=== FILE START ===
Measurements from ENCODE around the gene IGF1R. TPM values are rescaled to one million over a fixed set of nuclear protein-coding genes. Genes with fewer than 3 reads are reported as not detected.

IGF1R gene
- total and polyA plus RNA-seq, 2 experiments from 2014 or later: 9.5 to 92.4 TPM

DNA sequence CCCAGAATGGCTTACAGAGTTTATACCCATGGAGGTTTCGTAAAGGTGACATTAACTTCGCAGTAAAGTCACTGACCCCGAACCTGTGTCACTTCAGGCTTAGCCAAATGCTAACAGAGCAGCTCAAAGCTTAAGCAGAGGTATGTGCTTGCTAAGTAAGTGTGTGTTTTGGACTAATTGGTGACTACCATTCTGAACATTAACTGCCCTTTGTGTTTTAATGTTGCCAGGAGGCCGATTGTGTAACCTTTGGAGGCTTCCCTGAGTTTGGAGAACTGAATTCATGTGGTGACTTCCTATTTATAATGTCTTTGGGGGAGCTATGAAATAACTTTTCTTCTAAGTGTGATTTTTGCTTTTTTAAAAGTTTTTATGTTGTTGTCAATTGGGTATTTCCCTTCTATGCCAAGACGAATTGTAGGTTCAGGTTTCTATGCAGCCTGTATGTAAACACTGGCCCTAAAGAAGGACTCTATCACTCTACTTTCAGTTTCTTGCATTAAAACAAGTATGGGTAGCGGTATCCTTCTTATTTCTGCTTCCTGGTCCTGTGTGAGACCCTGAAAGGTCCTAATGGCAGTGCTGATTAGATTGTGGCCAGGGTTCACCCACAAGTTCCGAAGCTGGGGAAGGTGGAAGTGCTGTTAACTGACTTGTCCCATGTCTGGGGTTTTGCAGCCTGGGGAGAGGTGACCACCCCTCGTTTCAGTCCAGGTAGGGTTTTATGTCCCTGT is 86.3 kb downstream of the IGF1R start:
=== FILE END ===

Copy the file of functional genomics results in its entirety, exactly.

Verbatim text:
Measurements from ENCODE around the gene IGF1R. TPM values are rescaled to one million over a fixed set of nuclear protein-coding genes. Genes with fewer than 3 reads are reported as not detected.

IGF1R gene
- total and polyA plus RNA-seq, 2 experiments from 2014 or later: 9.5 to 92.4 TPM

DNA sequence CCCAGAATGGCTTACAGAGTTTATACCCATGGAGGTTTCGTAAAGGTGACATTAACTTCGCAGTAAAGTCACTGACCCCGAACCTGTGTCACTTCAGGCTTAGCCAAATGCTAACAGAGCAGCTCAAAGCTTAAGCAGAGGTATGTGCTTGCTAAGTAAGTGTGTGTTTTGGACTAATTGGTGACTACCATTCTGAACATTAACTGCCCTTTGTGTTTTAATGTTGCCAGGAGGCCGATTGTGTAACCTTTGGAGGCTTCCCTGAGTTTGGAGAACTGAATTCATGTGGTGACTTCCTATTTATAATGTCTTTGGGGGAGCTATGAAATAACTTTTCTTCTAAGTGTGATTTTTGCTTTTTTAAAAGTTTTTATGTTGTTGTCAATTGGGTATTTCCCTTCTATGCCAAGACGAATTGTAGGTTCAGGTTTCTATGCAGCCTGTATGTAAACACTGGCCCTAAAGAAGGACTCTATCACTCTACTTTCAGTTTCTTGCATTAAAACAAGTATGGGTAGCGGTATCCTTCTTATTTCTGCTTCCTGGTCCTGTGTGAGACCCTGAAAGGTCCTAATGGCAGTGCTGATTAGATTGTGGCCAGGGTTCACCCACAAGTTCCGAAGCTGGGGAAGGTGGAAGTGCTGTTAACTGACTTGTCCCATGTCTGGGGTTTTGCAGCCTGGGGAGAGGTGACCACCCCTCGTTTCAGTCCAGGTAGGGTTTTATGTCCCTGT is 86.3 kb downstream of the IGF1R start: